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The Tattooist of Auschwitz review – proof that the Holocaust cannot be entertainment
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The Tattooist of Auschwitz review – proof that the Holocaust cannot be entertainment

There is that word, that name, sitting there in the title, coming up before each ad break: Auschwitz. There had better be a good reason to invoke it. The Tattooist of Auschwitz is a drama that raises the question of whether fiction can ever be an appropriate response to the Holocaust; on this evidence, perhaps not.

In 1942, a young Slovakian Jew named Lali (Jonah Hauer-King) is deported to the Auschwitz II-Birkenau extermination camp in Poland. He is soon given the task of tattooing serial numbers on to the arms of new arrivals – one of them is Gita (Anna Próchniak), with whom Lali falls instantly in love. Thanks to the privileges Lali’s job brings, and the protection given to the couple by the unstable SS officer Stefan Baretzki (Jonas Nay), Lali and Gita are able to pursue their romance and survive. Decades later, in Australia, the widowed Lali (Harvey Keitel) invites rookie writer Heather Morris (Melanie Lynskey) to hear his story, of the Holocaust and of his life afterwards with Gita.

Dramas in which the characters are affected by the Holocaust can be illuminating and instructive – A Small Light last year being just one – but it helps greatly if the killing stays largely off-screen. The inescapable problem with narratives that dare to portray the singular evil of the camps directly, to walk through the gates and look at the hellishness head-on, is that a fictional representation that does not sanitise the horror cannot be made, because nobody could stand to make or watch it. If we are to revive what happened with sets and actors, to experience it rather than complete the academic exercise of producing a documentary, it is impossible not to take refuge in the things that make drama palatable: heroism, coincidence, triumph, humour, suspense. But these are the ingredients of entertainment, and Auschwitz surely cannot entertain us.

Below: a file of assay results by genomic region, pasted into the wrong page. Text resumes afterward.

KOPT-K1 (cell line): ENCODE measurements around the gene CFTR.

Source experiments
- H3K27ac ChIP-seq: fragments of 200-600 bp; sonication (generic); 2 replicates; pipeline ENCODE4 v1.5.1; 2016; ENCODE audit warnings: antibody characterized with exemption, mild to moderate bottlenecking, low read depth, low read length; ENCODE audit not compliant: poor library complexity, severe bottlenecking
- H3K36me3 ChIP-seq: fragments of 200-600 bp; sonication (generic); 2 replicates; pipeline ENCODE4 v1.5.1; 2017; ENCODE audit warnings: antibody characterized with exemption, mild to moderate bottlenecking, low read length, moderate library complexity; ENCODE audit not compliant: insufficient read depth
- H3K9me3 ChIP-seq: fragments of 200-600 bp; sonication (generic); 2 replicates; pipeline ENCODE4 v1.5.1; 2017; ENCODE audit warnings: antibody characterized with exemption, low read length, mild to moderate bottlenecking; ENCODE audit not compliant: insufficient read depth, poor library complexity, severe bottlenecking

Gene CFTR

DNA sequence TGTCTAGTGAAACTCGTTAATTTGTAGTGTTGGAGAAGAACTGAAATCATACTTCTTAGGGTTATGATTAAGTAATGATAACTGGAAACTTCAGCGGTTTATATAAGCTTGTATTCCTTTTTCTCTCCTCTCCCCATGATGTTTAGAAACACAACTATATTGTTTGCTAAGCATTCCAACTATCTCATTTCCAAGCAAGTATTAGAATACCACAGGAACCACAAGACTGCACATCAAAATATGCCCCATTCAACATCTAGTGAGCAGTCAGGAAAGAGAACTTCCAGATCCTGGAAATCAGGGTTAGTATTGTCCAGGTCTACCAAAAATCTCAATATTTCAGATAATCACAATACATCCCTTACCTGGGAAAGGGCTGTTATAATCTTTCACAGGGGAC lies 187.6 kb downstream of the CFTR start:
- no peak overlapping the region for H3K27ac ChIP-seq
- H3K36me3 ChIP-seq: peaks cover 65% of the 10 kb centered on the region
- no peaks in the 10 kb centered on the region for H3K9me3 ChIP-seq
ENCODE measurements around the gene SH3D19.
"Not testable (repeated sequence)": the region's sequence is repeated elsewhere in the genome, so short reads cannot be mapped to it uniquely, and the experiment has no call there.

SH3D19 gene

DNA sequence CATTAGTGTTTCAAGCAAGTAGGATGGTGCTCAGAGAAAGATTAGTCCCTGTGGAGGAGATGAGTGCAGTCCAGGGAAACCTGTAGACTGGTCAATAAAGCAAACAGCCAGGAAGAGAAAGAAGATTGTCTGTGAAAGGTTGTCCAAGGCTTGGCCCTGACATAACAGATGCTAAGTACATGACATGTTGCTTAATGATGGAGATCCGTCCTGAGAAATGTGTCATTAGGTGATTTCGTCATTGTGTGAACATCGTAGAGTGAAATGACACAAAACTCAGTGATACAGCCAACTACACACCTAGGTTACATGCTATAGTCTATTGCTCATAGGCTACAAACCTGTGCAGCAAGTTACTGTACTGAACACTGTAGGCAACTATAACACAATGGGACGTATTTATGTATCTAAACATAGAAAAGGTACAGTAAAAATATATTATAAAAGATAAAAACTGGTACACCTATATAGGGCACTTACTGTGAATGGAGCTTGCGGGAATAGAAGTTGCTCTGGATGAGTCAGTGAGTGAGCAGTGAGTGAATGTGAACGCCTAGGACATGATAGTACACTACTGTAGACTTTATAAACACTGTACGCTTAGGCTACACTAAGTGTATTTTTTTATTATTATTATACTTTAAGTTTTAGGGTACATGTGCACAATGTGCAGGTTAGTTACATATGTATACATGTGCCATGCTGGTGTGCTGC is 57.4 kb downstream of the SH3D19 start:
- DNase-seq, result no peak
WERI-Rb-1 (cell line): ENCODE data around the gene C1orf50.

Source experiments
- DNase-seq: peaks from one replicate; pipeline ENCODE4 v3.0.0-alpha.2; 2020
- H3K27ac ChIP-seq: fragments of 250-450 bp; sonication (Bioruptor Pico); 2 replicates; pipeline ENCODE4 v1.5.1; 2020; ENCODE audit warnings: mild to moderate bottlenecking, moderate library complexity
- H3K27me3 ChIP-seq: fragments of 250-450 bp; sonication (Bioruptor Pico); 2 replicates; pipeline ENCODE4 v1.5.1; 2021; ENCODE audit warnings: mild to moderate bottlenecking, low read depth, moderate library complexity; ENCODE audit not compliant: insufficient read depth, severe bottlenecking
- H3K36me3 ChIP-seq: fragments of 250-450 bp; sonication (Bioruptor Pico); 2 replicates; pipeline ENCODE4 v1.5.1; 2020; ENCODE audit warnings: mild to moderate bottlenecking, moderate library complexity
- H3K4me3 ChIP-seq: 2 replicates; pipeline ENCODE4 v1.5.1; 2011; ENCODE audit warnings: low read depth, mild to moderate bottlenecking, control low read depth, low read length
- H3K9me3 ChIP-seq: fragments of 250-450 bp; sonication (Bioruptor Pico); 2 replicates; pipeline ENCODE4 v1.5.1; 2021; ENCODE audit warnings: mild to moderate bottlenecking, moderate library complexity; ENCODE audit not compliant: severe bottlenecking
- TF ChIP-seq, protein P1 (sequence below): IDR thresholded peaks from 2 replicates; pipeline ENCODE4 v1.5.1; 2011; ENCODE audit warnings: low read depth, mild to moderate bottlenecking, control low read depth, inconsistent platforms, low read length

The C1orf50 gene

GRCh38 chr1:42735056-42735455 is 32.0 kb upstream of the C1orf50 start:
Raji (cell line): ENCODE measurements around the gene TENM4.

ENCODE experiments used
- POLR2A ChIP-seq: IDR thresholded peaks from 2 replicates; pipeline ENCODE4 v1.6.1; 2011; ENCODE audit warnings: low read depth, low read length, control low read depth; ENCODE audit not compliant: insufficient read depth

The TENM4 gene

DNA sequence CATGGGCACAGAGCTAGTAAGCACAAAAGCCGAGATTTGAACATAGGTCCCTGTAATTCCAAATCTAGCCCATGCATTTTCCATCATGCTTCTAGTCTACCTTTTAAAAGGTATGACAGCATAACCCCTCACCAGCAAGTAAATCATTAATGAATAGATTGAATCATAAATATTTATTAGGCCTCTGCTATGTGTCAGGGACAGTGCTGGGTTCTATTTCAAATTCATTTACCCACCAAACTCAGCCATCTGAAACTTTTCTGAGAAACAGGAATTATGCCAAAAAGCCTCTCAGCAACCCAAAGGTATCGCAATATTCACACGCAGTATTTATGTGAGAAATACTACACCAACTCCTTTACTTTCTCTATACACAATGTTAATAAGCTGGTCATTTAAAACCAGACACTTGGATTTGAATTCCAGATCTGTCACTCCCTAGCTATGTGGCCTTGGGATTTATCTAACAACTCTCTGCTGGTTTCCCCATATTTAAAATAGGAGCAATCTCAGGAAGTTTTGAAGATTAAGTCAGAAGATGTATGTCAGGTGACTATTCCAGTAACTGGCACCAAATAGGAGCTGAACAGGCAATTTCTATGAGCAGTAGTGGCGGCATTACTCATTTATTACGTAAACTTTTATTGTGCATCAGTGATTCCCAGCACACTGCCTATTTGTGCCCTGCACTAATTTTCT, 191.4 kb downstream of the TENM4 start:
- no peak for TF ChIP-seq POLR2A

These thoughts do not concern The Tattooist of Auschwitz at all. Its first episode ends with Lali and Gita’s eyes filmed in extreme closeup as the meeting of each other’s gaze causes them to make a connection we know will last for ever. Romantic music swells on the soundtrack and, as they temporarily part, they both smile. For half a second, we almost forget where we are.

Efforts are made to portray the extent of the brutality, with early scenes of casual murder giving way to hideous cruelties in later episodes, as the prisoners’ ordeal wears on. The fear, the degradation and the constant hum of death are all there. But they are obstacles navigated by Lali and Gita as classic protagonists of a luxury mainstream drama, exceptional and indestructible. He is unusually sensitive – “I’m sorry,” he says to every prisoner to whom he applies his inked needle, having recognised that he is perpetrating the first of many acts of violence they will suffer – while she is luminously optimistic. We trust that they can outwit Baretzki, the Nazi guard who takes an interest in them, and who is presented more as a confused deviant than as an instrument of organised terror. They will survive, the message seems to be, because they are clever and kind and adorable enough to survive. The best of our humanity will prevail, says a show set in a time and place where it did not.

The counterargument is, of course, that Lali and Gita did do all these things, because they did exist. The book this series adapts is a fact-based novel, stemming from Morris meeting the real Lali, just as she is shown to do here. The television version corrects some errors that led Morris to be criticised, such as which number was imprinted on Gita’s arm – but names have still been changed and events reshaped. We cannot rely on any individual moment to be true. We cannot say that this all happened.

The show tries to lean into its own artifice. Fourth walls are broken. Characters from the past speak to Lali to chide him for unreliable narration. They appear to him in his home, as the drama seeks to analyse the lasting torture of the Holocaust as a fact and a memory: anyone who remembers it or even hears about it is traumatised. But if Morris’s original decision to take Lali’s life and mould it into a story, making creative choices about what to include and how to portray it, was presumptuous, the way the TV show includes her as a character on her own emotional journey – another one where everything will be all right, because the book will be published – is worse. The Tattooist of Auschwitz is well made, well acted, well intentioned, and grotesque.

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Source: theguardian.com